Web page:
Goals as a Lighthouse: A Guiding Light

Over time, I've come to realize that goals are more like lighthouses than finish lines. The point of a light house is never to actually reach it. Rather, it provides us with guidance, so we can navigate the path, even in moments of turbulence.

Goals are the same. The most effective goals are those that can guide our daily actions, so that we put in the continuous effort to constantly stay on track. This persistent effort is what leads to growth and mastery.

How can a subtle change in mindset make such a big difference? It's because the lighthouse mindset is more realistic. It acknowledges that personal growth is never a straight line. There will be ups and downs. And it's less about the one moment of triumph, and more about consistently staying on course.

Two Ways of Setting Lighthouse Goals: Dailies and Moonshots

How could I have reframed my goal of "reading 50 books a year" as a lighthouse goal instead of a finish line goal? One way is to break it down into daily actions. For example, I could've set a goal of reading 15 pages a day, or 15 minutes a day. I can even allow myself to skip a day or two each week.

Breaking a big goal into smaller daily actions is a great way to make it more manageable. And make sure you reward yourself each time you are able to complete a "daily". This way, you can build up a positive feedback loop, and establish the habit over time.

Another approach is to set a moonshot goal. A moonshot goal is a goal that's so ambitious that it's almost impossible to reach. You really have to push yourself to the edge of your abilities. Moonshot goals are great for personal growth, as they force you to really stretch yourself, get out of your comfort zone, and aim to achieve something you barely dare to dream of. And even if you don't reach it, the journey itself is well worth the effort, as it leads to tremendous growth. In fact, many technological breakthroughs are the result of daring moonshot goals.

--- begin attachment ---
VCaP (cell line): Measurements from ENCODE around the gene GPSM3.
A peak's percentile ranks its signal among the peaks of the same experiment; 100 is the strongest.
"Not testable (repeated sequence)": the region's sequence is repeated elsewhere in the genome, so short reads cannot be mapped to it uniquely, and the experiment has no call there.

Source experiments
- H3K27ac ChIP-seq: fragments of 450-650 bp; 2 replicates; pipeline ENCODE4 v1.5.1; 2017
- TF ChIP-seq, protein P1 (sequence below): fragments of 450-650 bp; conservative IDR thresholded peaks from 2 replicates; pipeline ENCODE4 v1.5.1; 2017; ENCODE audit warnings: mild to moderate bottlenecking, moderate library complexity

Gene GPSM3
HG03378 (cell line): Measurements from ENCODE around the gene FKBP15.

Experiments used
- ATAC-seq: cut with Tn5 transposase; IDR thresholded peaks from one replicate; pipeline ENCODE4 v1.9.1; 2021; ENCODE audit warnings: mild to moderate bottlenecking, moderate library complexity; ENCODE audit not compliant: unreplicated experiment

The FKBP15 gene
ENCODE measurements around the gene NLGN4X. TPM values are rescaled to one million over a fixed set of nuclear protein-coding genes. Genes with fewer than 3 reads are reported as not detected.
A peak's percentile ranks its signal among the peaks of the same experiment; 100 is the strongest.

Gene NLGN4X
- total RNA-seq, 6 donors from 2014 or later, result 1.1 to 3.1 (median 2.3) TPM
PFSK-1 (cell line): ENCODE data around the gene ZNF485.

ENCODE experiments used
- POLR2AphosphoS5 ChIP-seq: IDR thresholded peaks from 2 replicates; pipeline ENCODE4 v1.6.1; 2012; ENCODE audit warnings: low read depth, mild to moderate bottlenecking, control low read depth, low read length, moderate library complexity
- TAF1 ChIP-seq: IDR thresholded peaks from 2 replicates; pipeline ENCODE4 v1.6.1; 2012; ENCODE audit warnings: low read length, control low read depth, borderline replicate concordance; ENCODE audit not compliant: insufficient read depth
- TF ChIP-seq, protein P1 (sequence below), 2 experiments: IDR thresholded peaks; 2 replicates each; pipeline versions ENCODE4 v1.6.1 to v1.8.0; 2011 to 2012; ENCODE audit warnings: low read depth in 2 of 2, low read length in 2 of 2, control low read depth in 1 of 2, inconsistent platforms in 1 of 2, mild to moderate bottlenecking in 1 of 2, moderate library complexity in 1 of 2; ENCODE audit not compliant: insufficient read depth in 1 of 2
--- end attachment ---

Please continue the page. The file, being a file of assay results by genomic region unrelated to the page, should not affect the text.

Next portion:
Balance Aspirations with Pragmatic Actions

I think it's important to incorporate both types of goals: dailies and moonshots. Moonshot goals are great for setting a new vision, and it can be extremely motivating and fulfilling to work on huge challenges. But they can also be too daunting. Dailies, on the other hand, are all about defining pragmatic actions that bring about long term growth. They are great for building habits, and taking small steps towards a larger goal.

By combining daily and moonshot goals, we can build a more balanced approach to goal setting that keeps us inspired and also grounded.

Organize Your Goals with HeroMode

How would I have organized my goals if I had HeroMode back then? I would've taken adventage of HeroMode's habit tracking functionalities to create a daily reading routine. For my friend who wanted to go through an online course, I would suggest creating an Adventure, and also create milestones for each chapter or exam. And for my other friend who wanted to exercise more, HeroMode users have had great success with building healthy lifestyles.

If you have been struggling with your goals, try to reframe them as lighthouses. See if you can break down your goals into daily actions, or set a moonshot goal that will really drive you to grow. And if you are looking for a tool to help you organize and track your goals, give HeroMode a try!